As a member of the Winona school board, I made the motion to terminate the contract between the Winona Area Public Schools and the Winona Police Department for a school resource officer (SRO).

I made this motion based on my experiences as a public defender handling juvenile cases in southeastern Minnesota. I made the motion after carefully reading the contract which described outdated policing practices for the SRO. It was a time for change, and change could come about only if we shed the past and created a space into which new knowledge and practices could be applied.

I disagree with the editorial "Districts may regret booting school cops" (June 26).

I did not make the motion in the belief that now schools would lack a safety plan. In fact, schools including Winona have done extensive safety planning. Winona's safety plan includes staffing other than SROs.

Winona has four nonuniformed safety officers who are employed by the school district. At least two of these officers are on duty and generally can be found in the open areas of the high school during the school day observing activity, engaging students in conversation, and when necessary, intervening in conflicts. Winona employs tools such as ASIS and trauma-informed intervention, and trains non-police staff in these.

Safety was, is and will be a foremost concern of school districts in Minnesota, including Winona. Schools are prepared to go forward without SROs.

I heard from many members of the public, and most urged us to terminate the contract. These letters reflected an enormous intelligence about the issues surrounding student learning, educational psychology, individual and group behavior, and policing. Many writers explained how an authoritarian or "warrior" policing model was not a good fit for education. Others discussed how the youth mind responded to the school environment, and how students did not learn when violence or fear were used to control the school space.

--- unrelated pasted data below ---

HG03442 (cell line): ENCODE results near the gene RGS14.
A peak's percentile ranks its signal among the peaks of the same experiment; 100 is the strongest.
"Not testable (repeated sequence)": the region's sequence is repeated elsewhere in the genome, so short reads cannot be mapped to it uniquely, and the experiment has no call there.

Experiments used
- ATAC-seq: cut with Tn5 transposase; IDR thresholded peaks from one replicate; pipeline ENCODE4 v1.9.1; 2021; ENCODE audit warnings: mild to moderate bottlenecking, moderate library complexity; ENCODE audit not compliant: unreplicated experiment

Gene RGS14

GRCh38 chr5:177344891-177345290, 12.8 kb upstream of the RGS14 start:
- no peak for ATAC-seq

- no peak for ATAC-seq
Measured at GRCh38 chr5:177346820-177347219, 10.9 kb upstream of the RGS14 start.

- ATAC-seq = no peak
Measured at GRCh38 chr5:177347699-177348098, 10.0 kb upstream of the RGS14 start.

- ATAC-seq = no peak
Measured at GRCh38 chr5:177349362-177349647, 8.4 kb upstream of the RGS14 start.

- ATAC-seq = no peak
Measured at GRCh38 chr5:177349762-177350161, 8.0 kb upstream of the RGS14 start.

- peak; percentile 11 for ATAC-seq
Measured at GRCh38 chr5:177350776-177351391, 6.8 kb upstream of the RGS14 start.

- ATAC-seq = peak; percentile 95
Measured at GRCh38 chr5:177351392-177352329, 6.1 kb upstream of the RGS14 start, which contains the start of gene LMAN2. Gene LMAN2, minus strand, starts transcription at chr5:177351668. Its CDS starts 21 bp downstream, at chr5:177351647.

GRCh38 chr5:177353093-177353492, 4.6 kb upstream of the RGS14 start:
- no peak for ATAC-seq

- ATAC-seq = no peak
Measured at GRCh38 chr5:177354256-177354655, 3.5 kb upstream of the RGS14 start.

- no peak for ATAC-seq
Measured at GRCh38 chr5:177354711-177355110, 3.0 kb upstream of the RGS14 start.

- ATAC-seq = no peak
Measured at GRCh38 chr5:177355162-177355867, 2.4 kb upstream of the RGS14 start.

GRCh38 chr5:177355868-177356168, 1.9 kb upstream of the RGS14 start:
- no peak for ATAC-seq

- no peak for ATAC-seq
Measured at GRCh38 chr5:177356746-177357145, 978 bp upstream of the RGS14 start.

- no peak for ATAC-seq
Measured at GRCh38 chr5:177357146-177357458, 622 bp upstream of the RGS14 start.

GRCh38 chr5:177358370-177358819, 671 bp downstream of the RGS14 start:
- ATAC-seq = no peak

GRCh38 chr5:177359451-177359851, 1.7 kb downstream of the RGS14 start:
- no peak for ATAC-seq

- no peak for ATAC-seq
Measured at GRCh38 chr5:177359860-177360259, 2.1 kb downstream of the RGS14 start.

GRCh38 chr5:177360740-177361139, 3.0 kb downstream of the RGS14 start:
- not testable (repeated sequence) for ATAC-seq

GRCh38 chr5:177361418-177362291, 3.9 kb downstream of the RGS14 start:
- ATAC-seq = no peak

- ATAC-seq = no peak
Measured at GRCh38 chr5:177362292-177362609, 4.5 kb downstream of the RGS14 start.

I did not hear, and do not believe, that the Winona police were bad people or that we did not need good policing in our community. What I understood was that a uniformed police officer was not a good fit for the routines of a school day.

One reason that police are not a good fit is that crime is not common during school or at school activities. Yes, there are discipline issues that are regularly handled by school staff, including the safety officers. But contrary to widespread belief, discipline issues do not frequently lead to either criminal or juvenile charges. Discipline is addressed solely within the school system and typically does not require police or prosecutorial involvement.

Winona will proceed to modify its safety plan. The school district has the opportunity to discuss this with law enforcement and this discussion has already begun. The police will continue to be in the community and will be on call to the schools just as they are on call to all people and businesses living in Winona. Police will continue to be in the schools as parents, as friends and as peace officers, but will not be there every day.

The schools will be safer as we use better means to create a positive social and emotional environment for students.

Karl Sonneman is an attorney and member of the Winona school board.